My first time using flight simulation software was sometime in the 1980s on the green screen of an Apple IIe. That interest eventually led to my building the Basement Sim, most construction of which happened three years ago this week. So it seems apropos that today I spent 1.5 hours in a sim and was able to enter it in my logbook as counting against the requirements for my instrument rating.
The short story is that one of the CFI’s at my flight school recently bought a federally-approved sim and has it on the virtual line for student training. We were originally set to spend a couple of hours in a Cirrus SR-20 today (I’m getting checked out on the SR-20), but weather was IFR so we jumped in the sim instead. 1.5 hours later – and a failed attitude indicator, failed vacuum pump, failed airspeed indicator, and a shot of smoke in the cockpit later – we had 1.5 hours of simulated IFR time for the logbook. With this sim I can count 20 hours of sim time against my instrument rating, and I plan to make the most of it. And it should only get better, as today they installed PilotEdge on the sim.
My impression is that the time I’ve spent in my own sim was very helpful in this training. The CFI felt I handled the instrument work better than most people just beginning their instrument training, and I was quite comfortable on the instruments. The big learning today, aside from many technical coaching points the CFI gave me along the way, was the distraction partial panel can cause. The urge to glance at your attitude indicator or directional gyro is quite real, and when you do and it is failed it gives a very incorrect signal to the brain that is likely in opposition to what the other instruments are telling you. I can see why folks might carry some post-it-notes to stick over a failed instrument in real-world flight. But that, too, is something I can simulate in my own rig, and flying around in IMC for a while with a failed attitude indicator is on my list of things to do.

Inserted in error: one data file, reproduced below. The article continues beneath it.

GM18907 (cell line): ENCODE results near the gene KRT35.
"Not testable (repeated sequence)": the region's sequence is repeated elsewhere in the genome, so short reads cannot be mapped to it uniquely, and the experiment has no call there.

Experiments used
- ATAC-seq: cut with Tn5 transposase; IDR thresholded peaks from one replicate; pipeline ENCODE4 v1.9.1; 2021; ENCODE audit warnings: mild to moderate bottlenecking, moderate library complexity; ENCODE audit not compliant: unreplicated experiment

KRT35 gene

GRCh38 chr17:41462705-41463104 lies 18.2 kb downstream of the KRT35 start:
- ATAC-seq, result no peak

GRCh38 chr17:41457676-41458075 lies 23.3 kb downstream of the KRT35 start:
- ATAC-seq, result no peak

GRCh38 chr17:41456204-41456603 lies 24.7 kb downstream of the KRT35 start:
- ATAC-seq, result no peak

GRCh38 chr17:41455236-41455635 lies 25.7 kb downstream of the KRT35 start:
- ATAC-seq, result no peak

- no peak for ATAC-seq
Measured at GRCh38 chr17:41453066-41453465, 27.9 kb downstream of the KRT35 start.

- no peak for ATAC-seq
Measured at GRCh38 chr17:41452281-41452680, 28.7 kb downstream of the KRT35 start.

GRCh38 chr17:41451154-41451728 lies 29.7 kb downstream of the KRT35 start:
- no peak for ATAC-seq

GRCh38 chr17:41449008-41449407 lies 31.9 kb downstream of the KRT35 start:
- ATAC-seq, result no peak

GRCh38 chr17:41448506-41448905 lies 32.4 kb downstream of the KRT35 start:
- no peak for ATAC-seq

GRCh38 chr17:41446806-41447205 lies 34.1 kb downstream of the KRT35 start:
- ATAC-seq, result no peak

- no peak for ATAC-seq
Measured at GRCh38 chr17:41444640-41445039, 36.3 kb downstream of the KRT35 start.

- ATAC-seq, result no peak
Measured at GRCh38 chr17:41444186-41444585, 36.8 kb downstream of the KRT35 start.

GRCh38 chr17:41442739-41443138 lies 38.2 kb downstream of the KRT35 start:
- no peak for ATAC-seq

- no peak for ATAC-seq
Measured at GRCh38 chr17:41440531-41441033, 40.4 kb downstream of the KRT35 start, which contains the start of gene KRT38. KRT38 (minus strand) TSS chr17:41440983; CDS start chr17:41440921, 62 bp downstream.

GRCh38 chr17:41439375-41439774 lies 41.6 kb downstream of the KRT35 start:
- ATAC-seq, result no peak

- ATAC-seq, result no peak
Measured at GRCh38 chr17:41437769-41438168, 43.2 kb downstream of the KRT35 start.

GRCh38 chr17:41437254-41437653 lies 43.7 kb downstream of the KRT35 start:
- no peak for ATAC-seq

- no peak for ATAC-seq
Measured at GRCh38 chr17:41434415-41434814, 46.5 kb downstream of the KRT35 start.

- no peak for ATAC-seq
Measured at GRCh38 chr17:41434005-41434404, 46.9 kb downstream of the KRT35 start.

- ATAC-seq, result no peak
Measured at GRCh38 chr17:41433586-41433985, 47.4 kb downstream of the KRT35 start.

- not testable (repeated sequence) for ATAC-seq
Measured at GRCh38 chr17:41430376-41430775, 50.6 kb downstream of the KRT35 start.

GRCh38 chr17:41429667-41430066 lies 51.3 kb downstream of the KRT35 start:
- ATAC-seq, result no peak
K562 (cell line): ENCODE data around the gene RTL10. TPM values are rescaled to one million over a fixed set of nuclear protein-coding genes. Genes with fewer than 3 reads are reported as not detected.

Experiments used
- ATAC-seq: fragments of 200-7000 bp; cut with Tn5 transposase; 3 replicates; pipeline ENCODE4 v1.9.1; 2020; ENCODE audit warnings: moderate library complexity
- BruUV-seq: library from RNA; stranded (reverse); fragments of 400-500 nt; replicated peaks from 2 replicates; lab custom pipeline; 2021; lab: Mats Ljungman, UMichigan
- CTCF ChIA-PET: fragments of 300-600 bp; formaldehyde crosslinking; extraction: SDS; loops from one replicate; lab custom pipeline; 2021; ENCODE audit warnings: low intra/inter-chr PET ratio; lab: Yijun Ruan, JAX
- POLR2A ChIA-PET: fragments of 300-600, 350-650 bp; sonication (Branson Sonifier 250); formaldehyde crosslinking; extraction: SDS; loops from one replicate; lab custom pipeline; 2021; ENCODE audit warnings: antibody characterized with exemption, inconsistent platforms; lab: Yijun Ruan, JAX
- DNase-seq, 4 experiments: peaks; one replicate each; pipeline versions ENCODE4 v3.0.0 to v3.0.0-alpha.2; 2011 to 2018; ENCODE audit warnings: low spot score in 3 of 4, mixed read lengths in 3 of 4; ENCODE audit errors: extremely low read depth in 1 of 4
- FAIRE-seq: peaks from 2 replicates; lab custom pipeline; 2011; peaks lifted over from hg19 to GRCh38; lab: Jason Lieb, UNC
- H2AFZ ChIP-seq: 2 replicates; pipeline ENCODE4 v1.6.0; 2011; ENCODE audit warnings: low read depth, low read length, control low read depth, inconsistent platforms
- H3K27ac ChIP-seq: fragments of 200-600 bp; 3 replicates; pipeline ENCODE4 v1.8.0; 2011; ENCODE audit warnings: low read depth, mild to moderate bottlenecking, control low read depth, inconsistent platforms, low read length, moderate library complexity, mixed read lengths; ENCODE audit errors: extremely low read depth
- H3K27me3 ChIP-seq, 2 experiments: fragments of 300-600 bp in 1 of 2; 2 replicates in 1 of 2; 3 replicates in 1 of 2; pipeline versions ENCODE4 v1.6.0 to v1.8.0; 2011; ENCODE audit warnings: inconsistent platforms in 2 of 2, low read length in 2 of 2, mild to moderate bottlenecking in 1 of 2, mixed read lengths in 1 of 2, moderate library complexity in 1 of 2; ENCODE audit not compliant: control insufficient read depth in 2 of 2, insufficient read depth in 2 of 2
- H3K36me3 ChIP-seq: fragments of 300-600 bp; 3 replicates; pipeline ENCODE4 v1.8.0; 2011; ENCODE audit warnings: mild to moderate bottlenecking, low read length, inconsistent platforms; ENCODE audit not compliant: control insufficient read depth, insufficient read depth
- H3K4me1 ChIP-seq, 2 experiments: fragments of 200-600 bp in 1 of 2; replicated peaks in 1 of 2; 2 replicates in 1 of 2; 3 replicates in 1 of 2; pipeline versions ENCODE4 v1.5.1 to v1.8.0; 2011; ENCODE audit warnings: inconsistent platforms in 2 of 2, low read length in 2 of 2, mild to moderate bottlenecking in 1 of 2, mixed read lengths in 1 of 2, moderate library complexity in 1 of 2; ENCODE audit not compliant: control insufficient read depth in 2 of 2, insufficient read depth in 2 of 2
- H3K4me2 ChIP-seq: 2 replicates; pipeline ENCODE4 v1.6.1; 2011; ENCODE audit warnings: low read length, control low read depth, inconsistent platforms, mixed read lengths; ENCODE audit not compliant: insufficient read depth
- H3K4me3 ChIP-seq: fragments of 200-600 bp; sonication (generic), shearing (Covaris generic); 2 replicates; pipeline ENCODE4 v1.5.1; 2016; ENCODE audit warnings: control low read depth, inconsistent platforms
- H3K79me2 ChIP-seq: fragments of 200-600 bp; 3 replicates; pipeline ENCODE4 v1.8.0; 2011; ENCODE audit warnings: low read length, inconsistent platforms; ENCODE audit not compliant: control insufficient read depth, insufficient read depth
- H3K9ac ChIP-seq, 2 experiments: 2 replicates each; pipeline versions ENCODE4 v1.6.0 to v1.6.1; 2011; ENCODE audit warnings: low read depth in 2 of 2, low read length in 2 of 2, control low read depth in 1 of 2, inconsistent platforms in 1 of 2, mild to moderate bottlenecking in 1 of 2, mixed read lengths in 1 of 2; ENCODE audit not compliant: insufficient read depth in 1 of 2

One final impression was how useful it was to have a CFI throw you emergencies and failures. You can set X-Plane to fail systems randomly across a particular time frame, but you do know to some extent that it’s coming. I plan to do this at home, but I also left thinking that it’s probably money well-spent to have a CFI put you in a sim and just throw crazy stuff at you once a month. I can’t believe that would make you worse as a pilot.
(And the best part of today was when he had my flying partial panel with a failed attitude indicator and airspeed indicator when the sim threw me carb ice on its own – but a quick pull of the carb heat fixed that particular problem.)